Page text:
Okay experts and well-traveled erudite collectors; what Roman ruin is represented in this scene? I'm stumpted! I don't know where it is, which makes this one even more interesting in that it's not the usual Roman ruins scene or Venice landmark we normally find in the old Grand Tour micromosaics. If you recognize it, email us, will you? Meanwhile, allow me to mention that it's a sand-sized (and early!) micromosaic of excellent quality, even with the fact of light hairlines which can be seen in our greatly enlarged images. The old hairlines that affect the lapis lazuli blue basin have been stablized from the backside at some point over the past 180 or so years, and it's firm and solid and not moving anywhere. The tiny tesserae remain all in place and not a single one is raised or missing. These old early panels rarely survive completely intact but this one's flaws are light and non-intrusive to the eye or stability of this gorgeous old work of art. Remember, each of those miniscule bits of colored glass were set into place 180 or so years ago, in the hands of a true master from the quality. And further to its value is the 18k (tested, confirmed) yellow gold brooch mount into which it is fitted perfectly (original to this micromosaic, certainly). I bought this as 12k, so now and then a happy accident (normally if there's discrepancy, we find the gold over-reported rather than under). We always test on our own to be certain we're presenting the antique jewely item accurately. I'll be looking through reference books, trying to identify the scene, and will add info as we get it.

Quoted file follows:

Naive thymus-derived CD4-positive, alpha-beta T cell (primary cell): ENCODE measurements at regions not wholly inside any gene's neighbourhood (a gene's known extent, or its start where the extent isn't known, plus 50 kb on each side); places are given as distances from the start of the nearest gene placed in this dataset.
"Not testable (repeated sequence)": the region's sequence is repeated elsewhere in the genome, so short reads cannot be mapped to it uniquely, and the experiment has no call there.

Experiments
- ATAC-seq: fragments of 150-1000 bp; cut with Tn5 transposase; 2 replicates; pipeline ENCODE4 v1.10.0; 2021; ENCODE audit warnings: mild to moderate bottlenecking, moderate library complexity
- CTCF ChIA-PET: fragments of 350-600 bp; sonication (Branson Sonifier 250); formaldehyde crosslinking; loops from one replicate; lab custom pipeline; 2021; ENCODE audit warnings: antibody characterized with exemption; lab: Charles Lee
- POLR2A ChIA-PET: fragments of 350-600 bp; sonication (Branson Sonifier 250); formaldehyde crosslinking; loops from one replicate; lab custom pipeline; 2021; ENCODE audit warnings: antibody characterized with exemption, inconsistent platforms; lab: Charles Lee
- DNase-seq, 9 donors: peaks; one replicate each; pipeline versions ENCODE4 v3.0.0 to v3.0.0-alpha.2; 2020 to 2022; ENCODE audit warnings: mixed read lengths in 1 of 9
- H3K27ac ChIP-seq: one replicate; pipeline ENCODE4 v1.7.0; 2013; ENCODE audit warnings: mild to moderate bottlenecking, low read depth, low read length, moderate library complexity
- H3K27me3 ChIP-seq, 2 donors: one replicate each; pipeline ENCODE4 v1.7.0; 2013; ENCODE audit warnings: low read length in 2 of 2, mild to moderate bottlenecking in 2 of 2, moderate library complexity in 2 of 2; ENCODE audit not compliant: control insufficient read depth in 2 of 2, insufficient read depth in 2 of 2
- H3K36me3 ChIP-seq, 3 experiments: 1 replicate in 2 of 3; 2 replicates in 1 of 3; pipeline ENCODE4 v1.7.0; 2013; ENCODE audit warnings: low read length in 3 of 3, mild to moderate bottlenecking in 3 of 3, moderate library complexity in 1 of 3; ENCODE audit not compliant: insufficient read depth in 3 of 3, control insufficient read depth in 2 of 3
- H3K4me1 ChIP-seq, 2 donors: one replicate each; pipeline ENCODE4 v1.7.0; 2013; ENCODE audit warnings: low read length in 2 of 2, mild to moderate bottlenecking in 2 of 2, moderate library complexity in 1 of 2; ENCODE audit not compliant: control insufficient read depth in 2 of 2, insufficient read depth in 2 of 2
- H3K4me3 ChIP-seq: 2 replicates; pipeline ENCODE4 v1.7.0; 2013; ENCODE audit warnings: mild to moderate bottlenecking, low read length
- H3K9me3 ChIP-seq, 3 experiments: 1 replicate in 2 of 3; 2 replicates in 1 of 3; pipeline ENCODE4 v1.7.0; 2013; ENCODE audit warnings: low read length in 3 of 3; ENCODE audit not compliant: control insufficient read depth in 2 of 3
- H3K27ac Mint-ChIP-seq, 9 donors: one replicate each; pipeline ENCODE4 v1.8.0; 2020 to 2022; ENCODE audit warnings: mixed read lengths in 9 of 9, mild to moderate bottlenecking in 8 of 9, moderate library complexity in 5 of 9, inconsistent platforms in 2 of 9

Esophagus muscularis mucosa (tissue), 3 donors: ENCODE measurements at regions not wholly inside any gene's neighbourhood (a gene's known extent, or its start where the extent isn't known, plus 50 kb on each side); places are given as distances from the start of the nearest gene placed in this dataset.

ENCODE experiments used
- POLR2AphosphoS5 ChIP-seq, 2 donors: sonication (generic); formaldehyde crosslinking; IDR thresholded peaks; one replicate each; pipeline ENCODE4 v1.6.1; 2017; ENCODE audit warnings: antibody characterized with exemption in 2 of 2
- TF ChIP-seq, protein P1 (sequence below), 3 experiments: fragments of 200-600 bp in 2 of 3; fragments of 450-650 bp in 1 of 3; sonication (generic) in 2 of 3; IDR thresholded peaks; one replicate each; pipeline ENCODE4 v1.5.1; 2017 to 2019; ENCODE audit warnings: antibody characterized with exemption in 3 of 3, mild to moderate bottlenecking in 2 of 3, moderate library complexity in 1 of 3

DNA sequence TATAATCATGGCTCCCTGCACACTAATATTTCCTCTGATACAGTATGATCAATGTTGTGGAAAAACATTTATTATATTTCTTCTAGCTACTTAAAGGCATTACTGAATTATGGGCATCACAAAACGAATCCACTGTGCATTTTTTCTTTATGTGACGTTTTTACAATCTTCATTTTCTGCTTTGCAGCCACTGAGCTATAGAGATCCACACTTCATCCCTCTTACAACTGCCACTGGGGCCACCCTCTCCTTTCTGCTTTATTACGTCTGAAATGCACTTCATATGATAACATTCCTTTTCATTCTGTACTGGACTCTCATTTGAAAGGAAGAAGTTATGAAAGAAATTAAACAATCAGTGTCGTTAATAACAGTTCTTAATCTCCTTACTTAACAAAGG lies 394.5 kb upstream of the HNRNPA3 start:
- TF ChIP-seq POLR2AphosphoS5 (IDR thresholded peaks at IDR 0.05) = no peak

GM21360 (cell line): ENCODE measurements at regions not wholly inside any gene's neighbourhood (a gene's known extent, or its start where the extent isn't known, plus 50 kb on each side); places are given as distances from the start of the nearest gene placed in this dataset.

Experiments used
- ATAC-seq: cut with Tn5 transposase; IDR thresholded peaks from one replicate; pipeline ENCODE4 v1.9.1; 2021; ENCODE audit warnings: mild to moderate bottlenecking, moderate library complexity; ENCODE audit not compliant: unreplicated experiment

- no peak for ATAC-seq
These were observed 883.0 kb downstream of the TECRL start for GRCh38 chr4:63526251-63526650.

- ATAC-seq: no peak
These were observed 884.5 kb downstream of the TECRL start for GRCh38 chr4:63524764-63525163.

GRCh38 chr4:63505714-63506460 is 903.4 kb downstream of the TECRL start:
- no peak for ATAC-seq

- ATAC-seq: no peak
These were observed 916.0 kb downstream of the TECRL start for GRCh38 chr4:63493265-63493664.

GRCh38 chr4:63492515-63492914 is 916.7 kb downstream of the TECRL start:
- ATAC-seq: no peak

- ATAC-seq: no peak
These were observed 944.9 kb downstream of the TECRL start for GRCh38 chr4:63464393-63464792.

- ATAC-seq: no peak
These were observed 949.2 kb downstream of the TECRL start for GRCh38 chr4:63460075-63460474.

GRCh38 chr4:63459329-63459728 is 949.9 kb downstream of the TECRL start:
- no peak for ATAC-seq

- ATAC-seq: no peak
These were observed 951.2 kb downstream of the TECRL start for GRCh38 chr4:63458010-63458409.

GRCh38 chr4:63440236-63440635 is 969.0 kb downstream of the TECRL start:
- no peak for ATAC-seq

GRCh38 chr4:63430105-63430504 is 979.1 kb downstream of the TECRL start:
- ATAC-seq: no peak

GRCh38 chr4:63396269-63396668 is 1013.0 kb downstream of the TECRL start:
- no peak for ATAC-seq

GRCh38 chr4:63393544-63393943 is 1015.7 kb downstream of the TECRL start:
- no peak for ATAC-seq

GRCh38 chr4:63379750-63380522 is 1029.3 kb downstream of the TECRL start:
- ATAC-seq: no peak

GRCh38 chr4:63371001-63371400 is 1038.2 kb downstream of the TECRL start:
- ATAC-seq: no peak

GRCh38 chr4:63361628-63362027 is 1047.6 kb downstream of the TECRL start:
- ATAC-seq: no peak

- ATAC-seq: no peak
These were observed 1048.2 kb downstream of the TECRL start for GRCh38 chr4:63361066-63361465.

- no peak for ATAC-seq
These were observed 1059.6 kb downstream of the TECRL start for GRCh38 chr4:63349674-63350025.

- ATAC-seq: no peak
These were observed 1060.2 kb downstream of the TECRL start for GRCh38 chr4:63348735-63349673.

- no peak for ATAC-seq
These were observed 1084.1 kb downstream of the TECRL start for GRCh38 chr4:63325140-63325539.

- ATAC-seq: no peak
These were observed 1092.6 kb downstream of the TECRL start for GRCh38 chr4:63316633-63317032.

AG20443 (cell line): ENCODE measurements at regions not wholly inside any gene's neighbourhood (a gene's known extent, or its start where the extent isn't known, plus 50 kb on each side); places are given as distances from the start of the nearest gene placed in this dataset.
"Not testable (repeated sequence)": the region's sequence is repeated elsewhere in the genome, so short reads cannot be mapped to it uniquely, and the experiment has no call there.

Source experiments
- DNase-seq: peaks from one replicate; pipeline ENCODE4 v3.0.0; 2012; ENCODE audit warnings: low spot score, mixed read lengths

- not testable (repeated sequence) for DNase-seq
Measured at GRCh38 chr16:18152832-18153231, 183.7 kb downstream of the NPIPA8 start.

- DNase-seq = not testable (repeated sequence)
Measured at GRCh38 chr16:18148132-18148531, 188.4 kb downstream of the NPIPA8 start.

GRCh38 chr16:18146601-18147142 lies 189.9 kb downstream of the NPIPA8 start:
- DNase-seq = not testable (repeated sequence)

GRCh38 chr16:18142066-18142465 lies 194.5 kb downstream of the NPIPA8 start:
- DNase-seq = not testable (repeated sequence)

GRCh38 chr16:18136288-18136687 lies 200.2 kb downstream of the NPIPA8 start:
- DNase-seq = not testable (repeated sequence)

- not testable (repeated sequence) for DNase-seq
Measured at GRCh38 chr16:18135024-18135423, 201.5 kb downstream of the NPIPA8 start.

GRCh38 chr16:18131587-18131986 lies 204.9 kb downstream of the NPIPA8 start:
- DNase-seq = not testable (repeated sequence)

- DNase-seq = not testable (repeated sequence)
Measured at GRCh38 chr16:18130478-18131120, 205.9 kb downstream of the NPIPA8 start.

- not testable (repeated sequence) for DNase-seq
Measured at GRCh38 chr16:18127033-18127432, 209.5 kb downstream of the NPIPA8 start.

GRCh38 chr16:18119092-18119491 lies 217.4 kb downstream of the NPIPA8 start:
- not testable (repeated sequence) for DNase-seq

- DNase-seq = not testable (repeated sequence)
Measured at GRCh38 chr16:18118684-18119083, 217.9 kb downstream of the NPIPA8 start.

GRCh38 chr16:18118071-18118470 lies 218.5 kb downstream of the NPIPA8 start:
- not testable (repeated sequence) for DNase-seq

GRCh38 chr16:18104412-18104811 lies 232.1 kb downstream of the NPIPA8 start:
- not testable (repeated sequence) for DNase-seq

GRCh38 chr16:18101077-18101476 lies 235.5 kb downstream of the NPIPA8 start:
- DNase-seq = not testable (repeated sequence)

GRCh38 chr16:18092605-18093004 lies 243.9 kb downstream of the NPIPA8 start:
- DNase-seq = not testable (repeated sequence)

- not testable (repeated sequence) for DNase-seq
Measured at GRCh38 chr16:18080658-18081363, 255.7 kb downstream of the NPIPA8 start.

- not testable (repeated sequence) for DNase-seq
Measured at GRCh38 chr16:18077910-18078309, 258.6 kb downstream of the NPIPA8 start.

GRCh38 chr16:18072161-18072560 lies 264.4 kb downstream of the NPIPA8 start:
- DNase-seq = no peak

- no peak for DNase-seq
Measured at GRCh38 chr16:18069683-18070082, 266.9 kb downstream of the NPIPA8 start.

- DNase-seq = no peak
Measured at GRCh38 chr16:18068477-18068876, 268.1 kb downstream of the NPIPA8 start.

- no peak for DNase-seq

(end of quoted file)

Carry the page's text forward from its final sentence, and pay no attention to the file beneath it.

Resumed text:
Good to very good condition, age and type considered. There are very old and restored hairlines impacting the blue basin only, no missing or raised tesserae. If you run a finger over the mosaic, it's very smooth but you can feel the very faint ridge of the line - just barely. The 18k gold mount is generously made and beautifully preserved, ranking it's part of the brooch 'excellent'.
Item ID: 110mmpin
Antique French sterling silver, Georgian jewelry, sewing, Black Forest, etc 17th to 19th c. European
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